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News & views

Plain English Campaign Ltd removes false guarantee claims

The public and many businesses have difficulty distinguishing between real and illusory expertise in the readability field. PEC’s misleading guarantee claims may have helped persuade many firms and government bodies – especially cash-strapped local councils – to spend tens of thousands of pounds on PEC’s services. One county council, Herefordshire, echoed PEC's phrasing on its website (3 Sept 2007):

‘The authority has announced that its site earned the Plain English Campaign’s coveted Crystal Mark. It means people are guaranteed crystal clear information when they log on to the authority’s website...’. 

PEC says the Crystal Mark has appeared on more than 20,000 documents. The company's Tony Maher insisted that PEC had not been forced to remove its false claims:

‘The ASA has not ordered us to do anything. We chose to remove the word “guarantee” from our website to avoid unnecessary controversy.’

Martin Cutts of Plain Language Commission said:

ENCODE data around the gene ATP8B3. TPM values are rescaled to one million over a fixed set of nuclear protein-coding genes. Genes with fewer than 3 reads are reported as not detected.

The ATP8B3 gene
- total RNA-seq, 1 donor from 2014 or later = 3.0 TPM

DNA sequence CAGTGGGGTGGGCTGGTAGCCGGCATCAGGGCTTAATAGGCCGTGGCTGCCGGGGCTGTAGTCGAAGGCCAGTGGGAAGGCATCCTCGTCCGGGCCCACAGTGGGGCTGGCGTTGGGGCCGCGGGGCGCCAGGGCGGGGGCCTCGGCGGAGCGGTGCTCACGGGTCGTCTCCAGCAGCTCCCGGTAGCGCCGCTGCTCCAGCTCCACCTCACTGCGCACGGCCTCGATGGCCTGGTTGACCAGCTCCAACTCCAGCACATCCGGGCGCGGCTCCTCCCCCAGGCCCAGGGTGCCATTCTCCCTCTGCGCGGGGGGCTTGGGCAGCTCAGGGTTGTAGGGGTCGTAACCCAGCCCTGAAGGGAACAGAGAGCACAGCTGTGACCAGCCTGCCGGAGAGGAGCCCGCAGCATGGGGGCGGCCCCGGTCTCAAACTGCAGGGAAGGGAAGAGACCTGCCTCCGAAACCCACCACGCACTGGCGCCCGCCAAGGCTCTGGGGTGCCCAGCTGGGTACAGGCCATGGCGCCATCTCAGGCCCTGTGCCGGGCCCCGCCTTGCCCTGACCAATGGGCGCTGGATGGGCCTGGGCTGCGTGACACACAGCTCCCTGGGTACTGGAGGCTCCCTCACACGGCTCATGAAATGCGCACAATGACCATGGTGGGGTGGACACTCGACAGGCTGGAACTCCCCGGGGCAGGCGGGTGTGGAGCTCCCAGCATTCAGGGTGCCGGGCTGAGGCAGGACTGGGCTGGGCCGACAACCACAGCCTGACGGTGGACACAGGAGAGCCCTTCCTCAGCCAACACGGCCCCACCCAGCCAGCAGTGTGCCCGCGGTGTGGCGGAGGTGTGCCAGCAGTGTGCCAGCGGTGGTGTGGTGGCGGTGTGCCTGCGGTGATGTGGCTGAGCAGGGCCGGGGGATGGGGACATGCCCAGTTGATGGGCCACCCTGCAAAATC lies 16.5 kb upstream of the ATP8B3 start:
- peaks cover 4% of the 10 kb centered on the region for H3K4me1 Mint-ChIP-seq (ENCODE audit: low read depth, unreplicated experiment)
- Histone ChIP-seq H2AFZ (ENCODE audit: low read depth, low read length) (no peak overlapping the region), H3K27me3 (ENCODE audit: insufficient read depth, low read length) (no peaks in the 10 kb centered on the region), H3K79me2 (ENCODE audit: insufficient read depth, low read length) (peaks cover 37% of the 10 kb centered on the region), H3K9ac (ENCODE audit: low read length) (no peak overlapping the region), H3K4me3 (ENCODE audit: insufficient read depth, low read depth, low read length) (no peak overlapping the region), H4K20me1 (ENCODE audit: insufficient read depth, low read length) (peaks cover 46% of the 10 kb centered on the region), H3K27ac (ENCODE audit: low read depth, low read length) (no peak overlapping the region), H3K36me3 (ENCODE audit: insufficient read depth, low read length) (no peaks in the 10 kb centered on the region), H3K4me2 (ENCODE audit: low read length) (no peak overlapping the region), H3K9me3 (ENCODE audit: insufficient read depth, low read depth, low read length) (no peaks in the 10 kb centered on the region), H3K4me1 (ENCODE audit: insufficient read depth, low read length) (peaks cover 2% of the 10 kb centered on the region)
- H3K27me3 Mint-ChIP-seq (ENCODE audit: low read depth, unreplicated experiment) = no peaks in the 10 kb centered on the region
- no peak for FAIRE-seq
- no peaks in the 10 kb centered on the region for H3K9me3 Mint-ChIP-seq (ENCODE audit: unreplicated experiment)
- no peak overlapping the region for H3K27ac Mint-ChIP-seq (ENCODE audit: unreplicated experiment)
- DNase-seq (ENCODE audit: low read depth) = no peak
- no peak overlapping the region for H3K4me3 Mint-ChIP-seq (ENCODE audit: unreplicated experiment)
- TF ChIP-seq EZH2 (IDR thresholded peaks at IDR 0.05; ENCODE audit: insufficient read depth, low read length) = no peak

‘These empty guarantees have long been an important part of PEC’s trading practices. PEC has had seven years to remove the guarantee claims since we first raised the issue. PEC must have known it could not provide sufficient evidence for them but steadfastly kept publishing them. PEC has indeed removed the guarantee claims now “to avoid unnecessary controversy”. But this is mainly because the ASA could have required PEC to take them down, with all the attendant bad publicity. The ASA has brought to an end a deeply shameful episode. It would be good to see an apology on PEC's website as well as a substantial contribution to charity that would represent the benefits PEC may have gained from its misleading claims.’

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